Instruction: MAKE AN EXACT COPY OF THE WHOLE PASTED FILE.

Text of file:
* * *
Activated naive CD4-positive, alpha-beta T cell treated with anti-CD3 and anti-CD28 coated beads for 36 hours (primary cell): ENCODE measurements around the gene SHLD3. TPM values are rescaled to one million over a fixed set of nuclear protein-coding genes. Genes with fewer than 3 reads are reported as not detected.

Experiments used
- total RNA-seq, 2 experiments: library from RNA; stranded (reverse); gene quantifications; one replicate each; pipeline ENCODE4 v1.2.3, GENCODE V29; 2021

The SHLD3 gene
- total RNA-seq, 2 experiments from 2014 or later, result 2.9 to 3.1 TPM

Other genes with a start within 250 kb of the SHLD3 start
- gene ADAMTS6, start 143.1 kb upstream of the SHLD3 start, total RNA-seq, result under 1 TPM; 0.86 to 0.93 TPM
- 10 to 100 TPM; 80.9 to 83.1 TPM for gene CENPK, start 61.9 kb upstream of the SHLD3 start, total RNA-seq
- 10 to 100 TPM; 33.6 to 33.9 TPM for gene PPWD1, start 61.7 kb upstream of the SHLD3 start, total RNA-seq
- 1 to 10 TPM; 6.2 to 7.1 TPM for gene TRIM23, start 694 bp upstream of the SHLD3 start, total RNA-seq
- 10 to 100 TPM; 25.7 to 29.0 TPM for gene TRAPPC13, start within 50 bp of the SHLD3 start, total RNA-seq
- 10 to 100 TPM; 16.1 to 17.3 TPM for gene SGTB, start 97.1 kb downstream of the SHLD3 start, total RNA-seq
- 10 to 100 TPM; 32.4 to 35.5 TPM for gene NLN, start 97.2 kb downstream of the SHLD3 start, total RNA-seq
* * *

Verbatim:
Activated naive CD4-positive, alpha-beta T cell treated with anti-CD3 and anti-CD28 coated beads for 36 hours (primary cell): ENCODE measurements around the gene SHLD3. TPM values are rescaled to one million over a fixed set of nuclear protein-coding genes. Genes with fewer than 3 reads are reported as not detected.

Experiments used
- total RNA-seq, 2 experiments: library from RNA; stranded (reverse); gene quantifications; one replicate each; pipeline ENCODE4 v1.2.3, GENCODE V29; 2021

The SHLD3 gene
- total RNA-seq, 2 experiments from 2014 or later, result 2.9 to 3.1 TPM

Other genes with a start within 250 kb of the SHLD3 start
- gene ADAMTS6, start 143.1 kb upstream of the SHLD3 start, total RNA-seq, result under 1 TPM; 0.86 to 0.93 TPM
- 10 to 100 TPM; 80.9 to 83.1 TPM for gene CENPK, start 61.9 kb upstream of the SHLD3 start, total RNA-seq
- 10 to 100 TPM; 33.6 to 33.9 TPM for gene PPWD1, start 61.7 kb upstream of the SHLD3 start, total RNA-seq
- 1 to 10 TPM; 6.2 to 7.1 TPM for gene TRIM23, start 694 bp upstream of the SHLD3 start, total RNA-seq
- 10 to 100 TPM; 25.7 to 29.0 TPM for gene TRAPPC13, start within 50 bp of the SHLD3 start, total RNA-seq
- 10 to 100 TPM; 16.1 to 17.3 TPM for gene SGTB, start 97.1 kb downstream of the SHLD3 start, total RNA-seq
- 10 to 100 TPM; 32.4 to 35.5 TPM for gene NLN, start 97.2 kb downstream of the SHLD3 start, total RNA-seq